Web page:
Has the National Front been fiddling its EU expenses?

French police raided the headquarters of the far-right National Front on Wednesday over allegations the party was fiddling European Parliament expenses to pay for assistants, a source close to the investigation said.

Has the National Front been fiddling its EU expenses?
MEPs Marine and Jean-Marie Le Pen. Photo: AFP

The raid at the party's headquarters in Nanterre, west of Paris, came a day after police searched the home of founder Jean-Marie Le Pen, as well as the office of his secretary and an accountant linked to the party.

The case relates to 20 assistants to FN members of the European Parliament in Strasbourg, who were also listed as party workers.

Investigators are trying to determine whether the FN drew European Parliament funds to pay for the assistants by giving them fake jobs in Strasbourg, while they continued to work for the party elsewhere.

The FN criticised the probe as politically motivated in a statement issued Wednesday, saying the French government was trying to “hinder, spy on, and intimidate the patriotic opposition”.

The case was initially launched by European Parliament anti-fraud authorities in early 2015, before the case was passed to Paris.

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Le Pen’s far-right National Rally left high and dry by €2 million funding cut

France's far-right National Rally said on Sunday that its future was in doubt after judges withheld €2 million in public subsidies over allegations the party illegally took millions in European Parliament funding.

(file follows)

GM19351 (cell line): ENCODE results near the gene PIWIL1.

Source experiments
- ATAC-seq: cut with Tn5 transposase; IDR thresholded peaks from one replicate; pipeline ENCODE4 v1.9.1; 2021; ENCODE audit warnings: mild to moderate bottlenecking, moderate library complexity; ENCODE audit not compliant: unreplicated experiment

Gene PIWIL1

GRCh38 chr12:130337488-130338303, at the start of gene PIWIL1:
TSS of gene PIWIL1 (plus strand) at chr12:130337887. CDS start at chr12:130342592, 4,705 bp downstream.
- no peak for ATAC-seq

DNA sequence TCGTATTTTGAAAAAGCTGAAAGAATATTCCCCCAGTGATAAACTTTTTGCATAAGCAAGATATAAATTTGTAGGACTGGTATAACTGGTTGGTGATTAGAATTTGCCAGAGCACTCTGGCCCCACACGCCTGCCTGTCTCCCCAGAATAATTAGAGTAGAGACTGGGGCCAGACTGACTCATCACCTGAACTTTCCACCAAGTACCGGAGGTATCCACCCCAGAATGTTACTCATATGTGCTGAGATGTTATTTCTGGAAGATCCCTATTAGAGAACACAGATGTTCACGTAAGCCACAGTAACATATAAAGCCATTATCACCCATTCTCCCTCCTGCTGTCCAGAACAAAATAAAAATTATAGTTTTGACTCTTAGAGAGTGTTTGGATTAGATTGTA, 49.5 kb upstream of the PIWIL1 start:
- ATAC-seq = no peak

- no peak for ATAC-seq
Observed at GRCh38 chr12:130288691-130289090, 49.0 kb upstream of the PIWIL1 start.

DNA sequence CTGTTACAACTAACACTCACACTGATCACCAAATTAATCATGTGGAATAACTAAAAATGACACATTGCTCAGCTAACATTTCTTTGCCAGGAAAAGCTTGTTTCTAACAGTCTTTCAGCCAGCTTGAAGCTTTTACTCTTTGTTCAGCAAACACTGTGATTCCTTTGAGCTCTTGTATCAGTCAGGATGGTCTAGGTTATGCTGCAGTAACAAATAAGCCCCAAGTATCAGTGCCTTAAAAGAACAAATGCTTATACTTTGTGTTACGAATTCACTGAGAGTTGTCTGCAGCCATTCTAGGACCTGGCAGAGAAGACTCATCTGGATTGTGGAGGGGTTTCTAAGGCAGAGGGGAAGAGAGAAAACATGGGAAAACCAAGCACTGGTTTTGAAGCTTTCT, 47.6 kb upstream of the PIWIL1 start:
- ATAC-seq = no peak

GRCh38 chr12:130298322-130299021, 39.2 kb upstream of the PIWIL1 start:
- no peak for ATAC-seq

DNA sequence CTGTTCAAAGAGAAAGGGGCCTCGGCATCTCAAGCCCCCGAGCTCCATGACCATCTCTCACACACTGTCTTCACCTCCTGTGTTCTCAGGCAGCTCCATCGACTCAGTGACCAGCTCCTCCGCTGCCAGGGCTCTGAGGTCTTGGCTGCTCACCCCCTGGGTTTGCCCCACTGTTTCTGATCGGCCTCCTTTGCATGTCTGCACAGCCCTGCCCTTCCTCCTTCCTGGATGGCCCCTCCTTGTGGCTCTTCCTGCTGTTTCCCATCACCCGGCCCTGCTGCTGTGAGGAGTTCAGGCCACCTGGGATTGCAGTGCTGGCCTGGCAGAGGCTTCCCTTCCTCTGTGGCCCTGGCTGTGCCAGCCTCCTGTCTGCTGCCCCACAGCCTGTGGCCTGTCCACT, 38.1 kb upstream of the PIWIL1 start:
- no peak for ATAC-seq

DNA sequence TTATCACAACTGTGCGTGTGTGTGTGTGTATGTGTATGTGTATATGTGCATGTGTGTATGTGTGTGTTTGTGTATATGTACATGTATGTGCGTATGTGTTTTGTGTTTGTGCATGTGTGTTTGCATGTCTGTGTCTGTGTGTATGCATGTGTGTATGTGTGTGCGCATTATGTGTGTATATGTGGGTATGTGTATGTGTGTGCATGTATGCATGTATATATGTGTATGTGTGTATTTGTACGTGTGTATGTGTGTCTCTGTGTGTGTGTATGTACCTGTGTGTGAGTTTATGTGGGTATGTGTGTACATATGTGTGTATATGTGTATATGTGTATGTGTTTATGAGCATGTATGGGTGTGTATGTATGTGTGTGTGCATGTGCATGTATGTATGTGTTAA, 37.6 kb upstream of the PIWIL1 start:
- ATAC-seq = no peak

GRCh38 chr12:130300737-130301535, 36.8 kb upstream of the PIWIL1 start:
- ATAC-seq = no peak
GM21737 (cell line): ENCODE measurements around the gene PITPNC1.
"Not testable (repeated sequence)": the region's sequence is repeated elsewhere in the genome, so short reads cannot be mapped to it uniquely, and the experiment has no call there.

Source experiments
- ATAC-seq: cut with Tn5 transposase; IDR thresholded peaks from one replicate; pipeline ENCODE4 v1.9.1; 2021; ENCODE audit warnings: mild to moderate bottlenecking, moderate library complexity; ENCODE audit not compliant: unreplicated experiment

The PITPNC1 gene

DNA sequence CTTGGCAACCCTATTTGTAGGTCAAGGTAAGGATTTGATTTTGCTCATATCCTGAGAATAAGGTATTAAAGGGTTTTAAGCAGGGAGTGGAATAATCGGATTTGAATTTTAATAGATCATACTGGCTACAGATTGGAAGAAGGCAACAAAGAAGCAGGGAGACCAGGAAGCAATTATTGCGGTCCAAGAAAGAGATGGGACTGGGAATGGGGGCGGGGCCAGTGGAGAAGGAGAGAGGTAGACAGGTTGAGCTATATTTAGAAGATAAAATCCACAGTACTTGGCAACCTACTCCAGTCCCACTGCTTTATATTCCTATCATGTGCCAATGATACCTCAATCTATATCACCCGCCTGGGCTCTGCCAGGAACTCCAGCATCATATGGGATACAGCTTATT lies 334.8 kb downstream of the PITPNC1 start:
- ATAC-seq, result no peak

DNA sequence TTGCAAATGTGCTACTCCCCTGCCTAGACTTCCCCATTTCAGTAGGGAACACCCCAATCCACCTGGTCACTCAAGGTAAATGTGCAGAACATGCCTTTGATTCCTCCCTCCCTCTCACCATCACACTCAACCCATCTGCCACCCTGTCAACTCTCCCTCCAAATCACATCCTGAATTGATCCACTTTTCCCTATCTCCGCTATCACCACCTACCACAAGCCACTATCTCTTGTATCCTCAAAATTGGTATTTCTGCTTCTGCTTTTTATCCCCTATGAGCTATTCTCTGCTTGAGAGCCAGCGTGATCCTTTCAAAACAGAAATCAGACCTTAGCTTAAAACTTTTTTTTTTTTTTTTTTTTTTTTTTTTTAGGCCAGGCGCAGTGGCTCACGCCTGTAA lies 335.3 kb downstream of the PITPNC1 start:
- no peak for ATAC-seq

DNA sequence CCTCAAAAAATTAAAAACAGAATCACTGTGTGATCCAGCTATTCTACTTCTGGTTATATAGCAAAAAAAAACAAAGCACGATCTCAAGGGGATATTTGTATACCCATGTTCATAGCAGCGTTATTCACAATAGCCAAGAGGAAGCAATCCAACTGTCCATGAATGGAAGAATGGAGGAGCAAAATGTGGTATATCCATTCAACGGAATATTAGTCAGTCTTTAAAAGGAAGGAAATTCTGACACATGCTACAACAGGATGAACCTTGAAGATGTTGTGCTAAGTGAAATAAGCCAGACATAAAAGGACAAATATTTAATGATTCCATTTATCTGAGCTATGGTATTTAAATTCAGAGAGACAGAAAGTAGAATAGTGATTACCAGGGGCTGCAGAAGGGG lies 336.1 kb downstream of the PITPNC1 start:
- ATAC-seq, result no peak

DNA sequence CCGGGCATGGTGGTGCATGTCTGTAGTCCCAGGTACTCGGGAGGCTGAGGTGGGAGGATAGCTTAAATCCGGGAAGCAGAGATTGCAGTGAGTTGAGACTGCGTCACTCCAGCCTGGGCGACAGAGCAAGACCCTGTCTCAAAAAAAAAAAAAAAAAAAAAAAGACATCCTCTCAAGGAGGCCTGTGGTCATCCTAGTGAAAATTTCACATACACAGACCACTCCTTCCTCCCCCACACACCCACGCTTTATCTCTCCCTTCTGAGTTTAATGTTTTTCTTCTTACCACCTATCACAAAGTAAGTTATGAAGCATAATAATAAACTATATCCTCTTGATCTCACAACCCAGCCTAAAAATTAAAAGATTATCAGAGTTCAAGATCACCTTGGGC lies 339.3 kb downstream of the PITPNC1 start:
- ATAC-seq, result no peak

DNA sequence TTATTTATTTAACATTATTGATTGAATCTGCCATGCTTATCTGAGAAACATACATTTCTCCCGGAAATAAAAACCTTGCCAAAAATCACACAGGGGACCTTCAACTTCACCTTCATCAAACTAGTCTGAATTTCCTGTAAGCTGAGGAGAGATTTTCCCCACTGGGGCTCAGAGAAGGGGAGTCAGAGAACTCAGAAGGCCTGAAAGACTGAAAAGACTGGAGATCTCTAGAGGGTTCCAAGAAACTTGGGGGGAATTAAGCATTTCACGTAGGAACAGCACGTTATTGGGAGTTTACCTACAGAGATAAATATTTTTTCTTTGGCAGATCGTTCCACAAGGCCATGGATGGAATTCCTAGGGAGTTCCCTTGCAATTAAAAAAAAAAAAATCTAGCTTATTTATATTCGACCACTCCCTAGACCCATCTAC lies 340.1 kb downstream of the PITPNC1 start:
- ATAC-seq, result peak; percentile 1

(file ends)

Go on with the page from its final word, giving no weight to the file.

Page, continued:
Le Pen's far-right National Rally left high and dry by €2 million funding cut
Le Pen's National Rally was formerly known as the National Front. Photo: AFP

Party leader Marine Le Pen told AFP that without the money her party, formerly known as the National Front, would no longer be able to operate and “will be dead by the end of August”.

She and other party members are accused of using funds earmarked for parliamentary assistants to pay for France-based staff over several years starting in 2009.

Investigating judges ordered the seizure of the funds, nearly half the total 4.5 million euros ($5.3 million) allocated for the party this year, on June 28, a source close the inquiry said.

Such subsidies are common in European countries, which see them as a way of ensuring a level playing field while limiting the risks of political corruption or illegal funding.

But despite the public funds, Le Pen's party has had a string of financial setbacks.

In 2014 the party had to take a nine million euro loan from a Russian bank as it struggled to secure financing in France, and several banks including Societe Generale and HSBC refused to open accounts for the party last year.

The European Parliament is demanding seven million euros in assistant subsidies it believes was fraudulently paid by Le Pen and other National Rally lawmakers, including her father and party founder Jean-Marie Le Pen.

Ten people have been charged in the inquiry so far, including Marine Le Pen.